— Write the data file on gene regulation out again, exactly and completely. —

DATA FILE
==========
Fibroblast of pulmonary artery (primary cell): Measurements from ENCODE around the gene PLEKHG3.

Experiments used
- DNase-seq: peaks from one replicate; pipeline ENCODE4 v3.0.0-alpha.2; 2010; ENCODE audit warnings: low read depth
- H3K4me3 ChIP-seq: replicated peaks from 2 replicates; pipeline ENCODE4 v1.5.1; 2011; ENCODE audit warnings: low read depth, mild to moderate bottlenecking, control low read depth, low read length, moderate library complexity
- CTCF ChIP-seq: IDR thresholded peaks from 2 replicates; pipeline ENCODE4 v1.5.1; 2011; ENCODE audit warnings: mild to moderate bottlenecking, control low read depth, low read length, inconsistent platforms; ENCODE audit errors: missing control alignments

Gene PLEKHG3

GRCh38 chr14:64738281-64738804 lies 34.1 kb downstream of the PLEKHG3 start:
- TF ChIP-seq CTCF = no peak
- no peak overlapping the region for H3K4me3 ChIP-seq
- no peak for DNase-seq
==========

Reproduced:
Fibroblast of pulmonary artery (primary cell): Measurements from ENCODE around the gene PLEKHG3.

Experiments used
- DNase-seq: peaks from one replicate; pipeline ENCODE4 v3.0.0-alpha.2; 2010; ENCODE audit warnings: low read depth
- H3K4me3 ChIP-seq: replicated peaks from 2 replicates; pipeline ENCODE4 v1.5.1; 2011; ENCODE audit warnings: low read depth, mild to moderate bottlenecking, control low read depth, low read length, moderate library complexity
- CTCF ChIP-seq: IDR thresholded peaks from 2 replicates; pipeline ENCODE4 v1.5.1; 2011; ENCODE audit warnings: mild to moderate bottlenecking, control low read depth, low read length, inconsistent platforms; ENCODE audit errors: missing control alignments

Gene PLEKHG3

GRCh38 chr14:64738281-64738804 lies 34.1 kb downstream of the PLEKHG3 start:
- TF ChIP-seq CTCF = no peak
- no peak overlapping the region for H3K4me3 ChIP-seq
- no peak for DNase-seq